Patient and public involvement in research

Anne

Female
Age at interview: 81

Brief outline: Anne has been interested in health research and has been a patient and public representative for many years. She is particularly interested in research that looks at how the environment influences health. She is a Fellow of the Royal Society of Medicine and a member of the Institute of Physics.

Background: Anne has worked in optics and was a specialist contact lens consultant. She later moved into health research and physics. She is widowed. Ethnic background: White British.

Audio & video

Anne first became involved in PPI when she joined the Dementia and Neuro Diseases Research Network (DeNDRoN), a neurological research group that has branches all around the UK. She has a longstanding interest in health research having worked in optics and in physics research. At the beginning she had no expectations about what PPI would involve and was willing to take on any opportunities. As she has become more involved, PPI has become more important in her life. 

Her PPI role has involved chairing meetings, reviewing participant information sheets for researchers and discussing with other members what types of research should be done on certain illnesses. She was involved in a campaign to encourage members of the public to donate their brains to help neurological research and was thrilled when the idea she proposed for the flyer was accepted by the research team.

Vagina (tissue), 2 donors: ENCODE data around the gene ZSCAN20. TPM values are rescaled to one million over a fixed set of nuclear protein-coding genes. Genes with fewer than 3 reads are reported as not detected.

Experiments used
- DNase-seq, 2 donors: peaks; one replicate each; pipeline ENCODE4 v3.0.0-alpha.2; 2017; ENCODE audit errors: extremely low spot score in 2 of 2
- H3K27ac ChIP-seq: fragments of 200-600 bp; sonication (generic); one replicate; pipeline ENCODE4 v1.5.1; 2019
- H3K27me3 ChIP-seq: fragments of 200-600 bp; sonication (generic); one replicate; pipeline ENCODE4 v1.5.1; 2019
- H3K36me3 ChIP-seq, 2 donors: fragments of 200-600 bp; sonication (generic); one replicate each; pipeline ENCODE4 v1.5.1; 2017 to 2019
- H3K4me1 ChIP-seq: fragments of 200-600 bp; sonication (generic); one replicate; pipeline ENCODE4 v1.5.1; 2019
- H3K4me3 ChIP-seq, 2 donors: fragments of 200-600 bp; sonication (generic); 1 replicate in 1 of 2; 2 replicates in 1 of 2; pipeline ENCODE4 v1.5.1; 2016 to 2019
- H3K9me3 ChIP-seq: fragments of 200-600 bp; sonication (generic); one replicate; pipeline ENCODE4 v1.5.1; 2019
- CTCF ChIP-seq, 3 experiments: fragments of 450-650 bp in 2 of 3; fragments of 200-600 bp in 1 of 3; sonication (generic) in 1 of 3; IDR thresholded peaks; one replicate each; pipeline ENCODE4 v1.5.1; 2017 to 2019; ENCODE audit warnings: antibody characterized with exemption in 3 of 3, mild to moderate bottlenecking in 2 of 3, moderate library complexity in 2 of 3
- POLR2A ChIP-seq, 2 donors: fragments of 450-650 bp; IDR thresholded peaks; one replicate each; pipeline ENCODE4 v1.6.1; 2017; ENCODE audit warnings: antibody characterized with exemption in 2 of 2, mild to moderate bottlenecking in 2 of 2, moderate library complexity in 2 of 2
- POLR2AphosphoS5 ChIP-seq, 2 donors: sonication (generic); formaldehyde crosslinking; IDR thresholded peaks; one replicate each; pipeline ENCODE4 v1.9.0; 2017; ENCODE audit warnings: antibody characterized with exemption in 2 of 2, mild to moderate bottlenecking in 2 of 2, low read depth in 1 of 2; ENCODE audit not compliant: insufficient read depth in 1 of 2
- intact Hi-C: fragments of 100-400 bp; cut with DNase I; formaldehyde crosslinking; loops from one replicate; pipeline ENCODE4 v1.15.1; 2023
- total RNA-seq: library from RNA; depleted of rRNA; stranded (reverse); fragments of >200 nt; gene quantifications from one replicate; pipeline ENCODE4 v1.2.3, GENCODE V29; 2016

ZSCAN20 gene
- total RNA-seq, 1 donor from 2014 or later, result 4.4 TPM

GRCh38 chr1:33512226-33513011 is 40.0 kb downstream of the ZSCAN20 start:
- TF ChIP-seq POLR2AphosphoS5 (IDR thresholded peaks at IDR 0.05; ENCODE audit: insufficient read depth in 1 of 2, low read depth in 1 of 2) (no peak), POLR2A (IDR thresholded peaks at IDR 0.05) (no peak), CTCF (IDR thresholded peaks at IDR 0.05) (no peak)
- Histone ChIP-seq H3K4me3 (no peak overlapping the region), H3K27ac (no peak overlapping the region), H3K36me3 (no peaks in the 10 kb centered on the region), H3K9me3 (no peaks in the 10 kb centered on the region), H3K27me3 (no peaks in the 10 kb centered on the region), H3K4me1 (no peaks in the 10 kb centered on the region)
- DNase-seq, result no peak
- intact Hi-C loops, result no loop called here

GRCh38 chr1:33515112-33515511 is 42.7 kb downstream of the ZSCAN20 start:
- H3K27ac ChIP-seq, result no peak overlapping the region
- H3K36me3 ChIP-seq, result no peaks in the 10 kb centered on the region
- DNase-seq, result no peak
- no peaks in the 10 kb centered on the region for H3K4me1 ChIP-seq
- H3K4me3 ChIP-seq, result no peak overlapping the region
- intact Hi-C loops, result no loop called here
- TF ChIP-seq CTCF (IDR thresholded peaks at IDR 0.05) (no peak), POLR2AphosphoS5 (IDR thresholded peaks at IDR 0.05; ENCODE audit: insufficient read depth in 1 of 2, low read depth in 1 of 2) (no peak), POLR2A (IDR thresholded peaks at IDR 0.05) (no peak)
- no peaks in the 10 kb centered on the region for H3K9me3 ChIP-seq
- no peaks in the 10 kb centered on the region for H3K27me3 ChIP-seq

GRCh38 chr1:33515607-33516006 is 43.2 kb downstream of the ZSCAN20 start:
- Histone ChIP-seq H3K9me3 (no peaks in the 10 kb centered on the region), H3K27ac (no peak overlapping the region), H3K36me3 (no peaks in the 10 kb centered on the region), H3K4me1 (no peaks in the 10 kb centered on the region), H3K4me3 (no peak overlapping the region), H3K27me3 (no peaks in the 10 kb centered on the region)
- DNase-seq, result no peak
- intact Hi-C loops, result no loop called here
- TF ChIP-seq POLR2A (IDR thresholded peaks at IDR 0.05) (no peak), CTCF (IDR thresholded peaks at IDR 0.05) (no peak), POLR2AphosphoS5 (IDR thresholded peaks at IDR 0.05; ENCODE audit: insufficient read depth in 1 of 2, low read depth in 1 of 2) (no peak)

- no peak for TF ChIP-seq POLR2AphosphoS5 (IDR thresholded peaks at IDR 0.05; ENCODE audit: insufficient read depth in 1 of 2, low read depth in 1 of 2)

Anne thinks the goals of PPI are to improve public health and reduce illness and disease. She sees her involvement as a way of accessing people with health problems and influencing researchers’ views on what factors are important when it comes to health. To take part in PPI, Anne said people need to “have an analytical brain, a willingness to talk openly, a willingness to think laterally and empathy with patients.” They should also be keen to talk and listen, taking on board other people’s ideas and providing some of their own. 

As a message to researchers, Anne asked that they ask more questions and remain open-minded. She is keen to be involved in research looking at the effect of the environment on health. She would encourage other members of the public to take part in PPI, saying other people’s ideas would be welcomed. She thinks television programmes should aim to educate the public about science and research, and that this may encourage more people to become patient and public representatives. 

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